European Space Agency launches ESERO in Ireland

7 Jan 2011

Discover Science & Engineering (DSE) has partnered with the European Space Agency to set up the European Space Education Resource Office here as a new space education resource, so students can capitalise on the career opportunities out there.

Ann Fitzpatrick, who is managing ESERO in Ireland, says it will act as a resource for teachers in order to help them embrace a more interactive way of learning in the STEM (science, technology, engineering and maths) subjects.

“ESA Education looks for partners in the country that are already embedded in the education system. In this case it was Discover Science and Engineering. They use the partner then to take the ESA Education material and deliver the space theme into the local education system and help get kids interested in science, technology and engineering,” she explains.

While the ESA has partnerships with 14 countries, it has so far set up ESEROs in five countries, initially piloting in the Netherlands, then Belgium, Norway and in Ireland and the UK in 2010.

Careers in the space sector

Under her role at ESERO, Fitzpatrick will develop and distribute space-themed educational materials for teachers, as well as forging links within industry group and organisations that are working in the space sector here in Ireland.

“We are trying to get information to help them teach science in a way that’s interesting and exciting for kids. Really, it’s around enabling teachers and giving them information to help them deliver their classes in a more enquiry-based way. So instead of the teacher telling the kids what to do, the teacher facilitates the children in discovering the information for themselves,” explains Fitzpatrick.

“We also want to help parents understand what are the opportunities for children in the space sector. We want to help them understand that there is an industry and that space is much broader than just astronauts in a space station – there are huge opportunities for people with engineering degrees, science degrees and computer science degrees to get involved in this sort of work.

“The ESA also has very proactive graduate programmes, and with Ireland being a member of ESA Irish people get a preference in terms of getting on an ESA programme. There’s some really good career opportunities for young engineers and scientists,” she explains.

To view all ESA career opportunities, click here.

Space industry in Ireland

“There are companies in Ireland doing small parts of larger ESA projects and there’s a lot more potential there for Irish companies to get involved. Because we’re a member of ESA we pay a membership fee and we’re expected to get that back in contracts,” says Fitzpatrick.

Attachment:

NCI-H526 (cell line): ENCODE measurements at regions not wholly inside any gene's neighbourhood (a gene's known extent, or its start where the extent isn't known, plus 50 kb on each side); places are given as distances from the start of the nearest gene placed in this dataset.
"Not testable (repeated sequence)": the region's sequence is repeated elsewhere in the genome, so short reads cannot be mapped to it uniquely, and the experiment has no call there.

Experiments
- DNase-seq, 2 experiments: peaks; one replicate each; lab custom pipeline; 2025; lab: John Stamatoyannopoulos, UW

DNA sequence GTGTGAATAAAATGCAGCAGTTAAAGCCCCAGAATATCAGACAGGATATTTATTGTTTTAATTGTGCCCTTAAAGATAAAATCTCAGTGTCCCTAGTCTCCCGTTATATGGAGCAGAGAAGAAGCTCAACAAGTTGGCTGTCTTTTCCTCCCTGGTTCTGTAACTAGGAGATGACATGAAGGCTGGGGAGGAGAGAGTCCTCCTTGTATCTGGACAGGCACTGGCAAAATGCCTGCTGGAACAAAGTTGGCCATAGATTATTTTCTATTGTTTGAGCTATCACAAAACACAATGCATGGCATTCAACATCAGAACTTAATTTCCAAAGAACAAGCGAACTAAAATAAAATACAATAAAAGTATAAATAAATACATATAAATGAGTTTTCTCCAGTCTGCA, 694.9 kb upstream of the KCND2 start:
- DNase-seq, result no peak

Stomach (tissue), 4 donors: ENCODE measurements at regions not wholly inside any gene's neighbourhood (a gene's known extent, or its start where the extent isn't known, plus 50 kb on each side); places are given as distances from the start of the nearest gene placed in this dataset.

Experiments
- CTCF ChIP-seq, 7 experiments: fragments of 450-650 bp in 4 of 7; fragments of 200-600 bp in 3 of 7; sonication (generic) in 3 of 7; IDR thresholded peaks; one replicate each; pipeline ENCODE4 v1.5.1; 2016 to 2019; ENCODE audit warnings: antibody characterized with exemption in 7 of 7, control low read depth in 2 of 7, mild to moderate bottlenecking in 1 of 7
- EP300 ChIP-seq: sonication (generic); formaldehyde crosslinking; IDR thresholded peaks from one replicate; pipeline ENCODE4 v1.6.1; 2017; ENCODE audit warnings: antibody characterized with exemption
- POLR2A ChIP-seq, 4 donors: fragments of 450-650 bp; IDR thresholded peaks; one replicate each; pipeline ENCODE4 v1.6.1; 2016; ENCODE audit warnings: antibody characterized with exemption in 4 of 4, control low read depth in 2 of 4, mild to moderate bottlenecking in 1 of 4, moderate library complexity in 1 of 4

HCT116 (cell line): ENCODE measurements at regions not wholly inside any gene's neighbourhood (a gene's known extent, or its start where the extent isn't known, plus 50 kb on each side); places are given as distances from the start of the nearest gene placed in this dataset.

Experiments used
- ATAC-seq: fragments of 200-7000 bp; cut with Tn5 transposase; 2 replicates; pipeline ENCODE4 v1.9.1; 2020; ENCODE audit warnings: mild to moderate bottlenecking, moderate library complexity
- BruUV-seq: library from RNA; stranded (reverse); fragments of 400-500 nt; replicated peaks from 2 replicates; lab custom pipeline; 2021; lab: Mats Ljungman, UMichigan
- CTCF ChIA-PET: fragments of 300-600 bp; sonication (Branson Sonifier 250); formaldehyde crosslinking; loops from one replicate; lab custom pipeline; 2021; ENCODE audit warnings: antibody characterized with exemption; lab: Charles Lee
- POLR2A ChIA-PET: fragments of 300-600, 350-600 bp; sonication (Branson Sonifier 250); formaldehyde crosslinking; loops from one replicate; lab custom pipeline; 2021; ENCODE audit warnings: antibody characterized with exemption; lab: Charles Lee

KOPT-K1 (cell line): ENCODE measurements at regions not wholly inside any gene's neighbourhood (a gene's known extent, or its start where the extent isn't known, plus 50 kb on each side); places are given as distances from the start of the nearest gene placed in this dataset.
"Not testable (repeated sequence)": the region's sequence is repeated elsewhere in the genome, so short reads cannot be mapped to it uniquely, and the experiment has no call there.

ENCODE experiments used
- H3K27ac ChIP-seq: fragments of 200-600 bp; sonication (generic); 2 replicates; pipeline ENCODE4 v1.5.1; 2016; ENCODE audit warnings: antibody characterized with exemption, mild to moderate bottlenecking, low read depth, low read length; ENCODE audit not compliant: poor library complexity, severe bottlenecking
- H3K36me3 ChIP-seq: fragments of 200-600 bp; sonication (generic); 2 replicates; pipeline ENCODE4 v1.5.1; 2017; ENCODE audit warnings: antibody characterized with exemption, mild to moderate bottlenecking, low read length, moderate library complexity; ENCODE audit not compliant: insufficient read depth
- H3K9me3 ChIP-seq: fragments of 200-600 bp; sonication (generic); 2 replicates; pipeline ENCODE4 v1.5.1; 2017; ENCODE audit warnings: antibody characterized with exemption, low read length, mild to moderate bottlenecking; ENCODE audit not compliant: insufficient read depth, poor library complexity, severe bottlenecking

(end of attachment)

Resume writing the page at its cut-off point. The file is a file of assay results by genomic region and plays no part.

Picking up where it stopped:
“Space areas Irish companies get involved in would be earth observation for instance. Techworks Marine has done some really interesting work using satellites to monitor jellyfish.

Space sector

In 2010 Enterprise Ireland released a document Leading Edge Technologies for Space, which showcased Ireland’s space capabilities.

The Galway-based ÉireComposites, for instance, is a design, manufacturing and testing company that’s involved in lightweight, high- performance, fibre-reinforced composite materials. The company, which is engaged in several ESA and industry-funded research and development activities, has an international customer base in space, aerospace and industrial composites.

Cork company Farran Technology, meanwhile, provides millimeter-wave (mmWave) product solutions. According to Enterprise Ireland, Farran has for many years been a world leader in design of specialised radiometers, which are used to monitor the earth’s resources and weather patterns.

Founded in 2001, Eblano Photonics manufactures laser diode products for the space, medical, sensor and optical communications industries.

The Castlebar company Fibrepulse designs and manufactures high-performance fibre optic interconnect devices for the global aerospace, telecoms and medical devices market. It has been working with the ESA on the Space Fibre programme since 2003.

Headquartered at Kerry Technology Park, Altobridge is a provider of telecommunications solutions that cut the cost of communications to, from, and between wireless devices.

Tyndall National Institute at UCC has participated in R&D projects for the ESA since 1988. For further information on the Enterprise Ireland report click here.

To see all Enterprise Ireland space education announcements on Facebook, click here.

Ireland has been a member of the ESA since 1975. It participates in a range of ESA programmes, including GALILEO, ARTES, FLPP and GSTP.

Carmel Doyle was a long-time reporter with Silicon Republic